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Collateral Assignment

What is a Collateral Assignment?

With regards to life insurance, a collateral assignment is a loan agreement between a borrower and a lender in which the borrower uses a life insurance policy they own as collateral for the loan.

How collateral assignment works

When you need a loan, you can choose between unsecured and secured financing. Secured loans come with lower rates, but they require you to present collateral. The lender can collect that collateral if you default on the loan.

A collateral assignment allows you to put a life insurance policy that you own up as collateral for a loan. Many lenders like this option because it essentially guarantees that if you’re unable to pay back what you owe due to premature death, they can collect it from the life insurance company.

When you have fully repaid the loan, the collateral assignment terminates. At that point, the beneficiaries named in your policy will get the full death benefit distributed to them.

The benefits of collateral assignment

A collateral assignment gives you a way to make sure that the lender only gets repaid for what you still owe. With this agreement in place, they will receive whatever portion of your death benefit is necessary to cover the outstanding loan amount. But any leftover monies will get distributed to your beneficiaries.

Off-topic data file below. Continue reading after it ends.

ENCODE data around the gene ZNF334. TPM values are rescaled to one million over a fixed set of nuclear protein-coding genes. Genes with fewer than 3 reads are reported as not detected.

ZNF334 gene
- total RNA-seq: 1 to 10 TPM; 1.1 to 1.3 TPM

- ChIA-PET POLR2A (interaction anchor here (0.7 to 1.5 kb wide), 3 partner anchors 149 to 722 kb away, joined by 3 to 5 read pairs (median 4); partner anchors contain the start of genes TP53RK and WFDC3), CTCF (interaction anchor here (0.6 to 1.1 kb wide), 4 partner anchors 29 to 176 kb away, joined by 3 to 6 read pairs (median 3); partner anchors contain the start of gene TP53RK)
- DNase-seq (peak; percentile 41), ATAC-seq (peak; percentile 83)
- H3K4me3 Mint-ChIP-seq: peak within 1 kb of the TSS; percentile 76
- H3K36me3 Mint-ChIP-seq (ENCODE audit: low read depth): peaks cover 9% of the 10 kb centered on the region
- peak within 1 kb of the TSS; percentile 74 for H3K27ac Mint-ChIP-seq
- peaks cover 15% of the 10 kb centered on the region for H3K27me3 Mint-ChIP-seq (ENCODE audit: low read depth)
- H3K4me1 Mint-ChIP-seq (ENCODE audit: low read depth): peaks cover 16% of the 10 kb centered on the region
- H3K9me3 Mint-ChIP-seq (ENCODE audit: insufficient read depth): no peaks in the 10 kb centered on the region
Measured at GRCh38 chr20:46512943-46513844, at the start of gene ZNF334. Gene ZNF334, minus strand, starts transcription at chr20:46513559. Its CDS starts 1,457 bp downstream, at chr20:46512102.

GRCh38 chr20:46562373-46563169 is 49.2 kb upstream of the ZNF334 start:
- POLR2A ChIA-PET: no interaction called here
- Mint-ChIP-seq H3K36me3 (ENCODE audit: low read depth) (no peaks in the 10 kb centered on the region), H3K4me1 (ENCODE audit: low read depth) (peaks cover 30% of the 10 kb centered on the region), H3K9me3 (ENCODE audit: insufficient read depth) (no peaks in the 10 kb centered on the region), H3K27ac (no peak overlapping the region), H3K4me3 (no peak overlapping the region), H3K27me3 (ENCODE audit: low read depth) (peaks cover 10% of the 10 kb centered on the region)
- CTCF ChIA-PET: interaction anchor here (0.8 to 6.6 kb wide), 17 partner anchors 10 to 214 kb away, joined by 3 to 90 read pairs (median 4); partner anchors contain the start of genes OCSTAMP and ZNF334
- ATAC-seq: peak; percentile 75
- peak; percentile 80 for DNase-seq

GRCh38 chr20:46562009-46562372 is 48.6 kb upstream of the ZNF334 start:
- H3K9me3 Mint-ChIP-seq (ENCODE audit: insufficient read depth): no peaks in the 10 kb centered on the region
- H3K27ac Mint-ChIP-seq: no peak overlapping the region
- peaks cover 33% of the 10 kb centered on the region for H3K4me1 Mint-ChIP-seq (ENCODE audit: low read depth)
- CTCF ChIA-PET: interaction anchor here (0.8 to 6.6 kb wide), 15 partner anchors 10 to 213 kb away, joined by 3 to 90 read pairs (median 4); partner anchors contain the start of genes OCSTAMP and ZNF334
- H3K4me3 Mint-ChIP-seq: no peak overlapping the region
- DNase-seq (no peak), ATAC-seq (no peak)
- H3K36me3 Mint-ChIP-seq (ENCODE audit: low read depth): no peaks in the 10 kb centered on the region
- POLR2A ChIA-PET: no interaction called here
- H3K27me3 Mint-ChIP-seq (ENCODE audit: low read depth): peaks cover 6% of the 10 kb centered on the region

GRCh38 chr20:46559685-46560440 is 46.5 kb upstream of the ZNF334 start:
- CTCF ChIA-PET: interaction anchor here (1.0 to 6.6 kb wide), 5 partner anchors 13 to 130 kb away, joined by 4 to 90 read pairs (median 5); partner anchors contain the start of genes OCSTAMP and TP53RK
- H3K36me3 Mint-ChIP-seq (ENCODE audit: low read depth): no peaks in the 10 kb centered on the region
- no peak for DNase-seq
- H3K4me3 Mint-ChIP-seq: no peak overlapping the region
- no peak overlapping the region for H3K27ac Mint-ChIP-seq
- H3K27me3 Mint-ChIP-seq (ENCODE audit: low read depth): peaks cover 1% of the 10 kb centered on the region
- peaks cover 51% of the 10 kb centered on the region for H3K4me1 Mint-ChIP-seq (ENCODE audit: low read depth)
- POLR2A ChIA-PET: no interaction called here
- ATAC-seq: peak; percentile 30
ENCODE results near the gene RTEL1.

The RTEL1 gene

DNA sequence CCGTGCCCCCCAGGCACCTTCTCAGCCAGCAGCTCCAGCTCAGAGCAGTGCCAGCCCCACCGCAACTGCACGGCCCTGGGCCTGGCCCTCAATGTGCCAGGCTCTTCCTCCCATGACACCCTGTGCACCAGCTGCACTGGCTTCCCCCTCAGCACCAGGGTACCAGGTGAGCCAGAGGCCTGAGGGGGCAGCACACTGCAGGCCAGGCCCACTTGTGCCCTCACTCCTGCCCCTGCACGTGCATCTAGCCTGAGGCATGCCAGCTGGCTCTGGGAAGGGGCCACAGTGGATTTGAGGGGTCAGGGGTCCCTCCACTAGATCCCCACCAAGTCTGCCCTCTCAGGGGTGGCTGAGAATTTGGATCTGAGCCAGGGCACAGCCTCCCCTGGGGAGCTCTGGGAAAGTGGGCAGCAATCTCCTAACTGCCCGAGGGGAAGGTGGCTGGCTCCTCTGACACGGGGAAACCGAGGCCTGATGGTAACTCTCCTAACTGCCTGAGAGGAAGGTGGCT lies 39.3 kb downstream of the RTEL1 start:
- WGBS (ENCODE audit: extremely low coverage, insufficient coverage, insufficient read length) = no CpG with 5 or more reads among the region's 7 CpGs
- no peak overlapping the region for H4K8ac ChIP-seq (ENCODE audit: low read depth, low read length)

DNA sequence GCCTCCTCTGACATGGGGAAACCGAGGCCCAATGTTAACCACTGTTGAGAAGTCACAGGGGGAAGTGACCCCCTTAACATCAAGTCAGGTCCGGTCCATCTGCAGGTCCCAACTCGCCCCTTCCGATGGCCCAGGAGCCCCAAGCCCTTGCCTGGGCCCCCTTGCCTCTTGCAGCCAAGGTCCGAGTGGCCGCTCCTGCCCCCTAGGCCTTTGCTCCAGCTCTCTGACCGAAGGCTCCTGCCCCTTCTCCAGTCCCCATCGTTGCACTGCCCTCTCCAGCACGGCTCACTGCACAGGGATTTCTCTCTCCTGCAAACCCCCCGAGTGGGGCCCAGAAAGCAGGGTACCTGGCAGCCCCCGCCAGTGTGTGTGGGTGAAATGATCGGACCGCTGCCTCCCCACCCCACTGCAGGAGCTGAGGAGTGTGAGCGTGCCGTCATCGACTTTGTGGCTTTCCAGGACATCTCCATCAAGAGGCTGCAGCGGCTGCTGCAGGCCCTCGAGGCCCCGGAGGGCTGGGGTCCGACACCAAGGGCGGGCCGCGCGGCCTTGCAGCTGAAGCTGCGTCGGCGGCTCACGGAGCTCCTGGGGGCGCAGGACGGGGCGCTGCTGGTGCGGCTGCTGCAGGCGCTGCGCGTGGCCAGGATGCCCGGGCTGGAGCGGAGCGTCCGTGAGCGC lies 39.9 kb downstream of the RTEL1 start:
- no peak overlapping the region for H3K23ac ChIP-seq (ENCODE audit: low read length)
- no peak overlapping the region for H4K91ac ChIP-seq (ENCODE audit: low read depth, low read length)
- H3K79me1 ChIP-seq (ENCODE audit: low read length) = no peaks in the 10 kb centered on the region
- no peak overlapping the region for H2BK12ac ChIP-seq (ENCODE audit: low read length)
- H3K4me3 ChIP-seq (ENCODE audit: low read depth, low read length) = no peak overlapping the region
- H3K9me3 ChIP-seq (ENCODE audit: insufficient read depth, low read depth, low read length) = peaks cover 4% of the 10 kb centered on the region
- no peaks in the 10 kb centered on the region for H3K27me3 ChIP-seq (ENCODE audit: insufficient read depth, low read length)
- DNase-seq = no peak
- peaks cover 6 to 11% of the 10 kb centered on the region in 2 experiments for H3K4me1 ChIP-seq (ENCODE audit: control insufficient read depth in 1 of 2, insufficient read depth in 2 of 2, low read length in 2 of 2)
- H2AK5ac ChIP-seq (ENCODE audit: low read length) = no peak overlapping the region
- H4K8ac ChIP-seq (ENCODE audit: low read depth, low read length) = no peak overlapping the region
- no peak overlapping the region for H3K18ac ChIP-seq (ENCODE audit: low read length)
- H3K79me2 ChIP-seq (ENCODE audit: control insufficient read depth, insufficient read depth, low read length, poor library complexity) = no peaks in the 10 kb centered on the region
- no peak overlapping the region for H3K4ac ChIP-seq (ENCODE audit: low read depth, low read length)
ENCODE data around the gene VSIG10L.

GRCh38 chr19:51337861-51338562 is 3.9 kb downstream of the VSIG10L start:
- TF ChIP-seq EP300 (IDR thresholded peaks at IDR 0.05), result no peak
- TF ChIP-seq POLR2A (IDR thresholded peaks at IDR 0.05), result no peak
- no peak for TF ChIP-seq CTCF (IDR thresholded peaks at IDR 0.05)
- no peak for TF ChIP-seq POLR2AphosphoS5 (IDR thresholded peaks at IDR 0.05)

If you simply name the lender as a beneficiary rather than establishing a collateral assignment, the lender gets the death benefit in full, regardless of how much of the loan you’ve already paid off. In other words, the collateral assignment allows you to repay your debts while leaving as much money as possible for your beneficiaries.

Collateral assignment with types of life insurance

Not all life insurance policies are eligible for collateral assignment. Many lenders only accept permanent life insurance policies because these policies will stay in force for the insured’s lifetime (provided the policy owner continues making premium payments). With term insurance, on the other hand, there’s no guarantee that the policy owner will want or be able to cover the inflated premiums that arise at the end of the policy term.

That said, if the loan you want comes with a term that’s shorter than the term on the life insurance policy you want to use as collateral, the lender may consider it.

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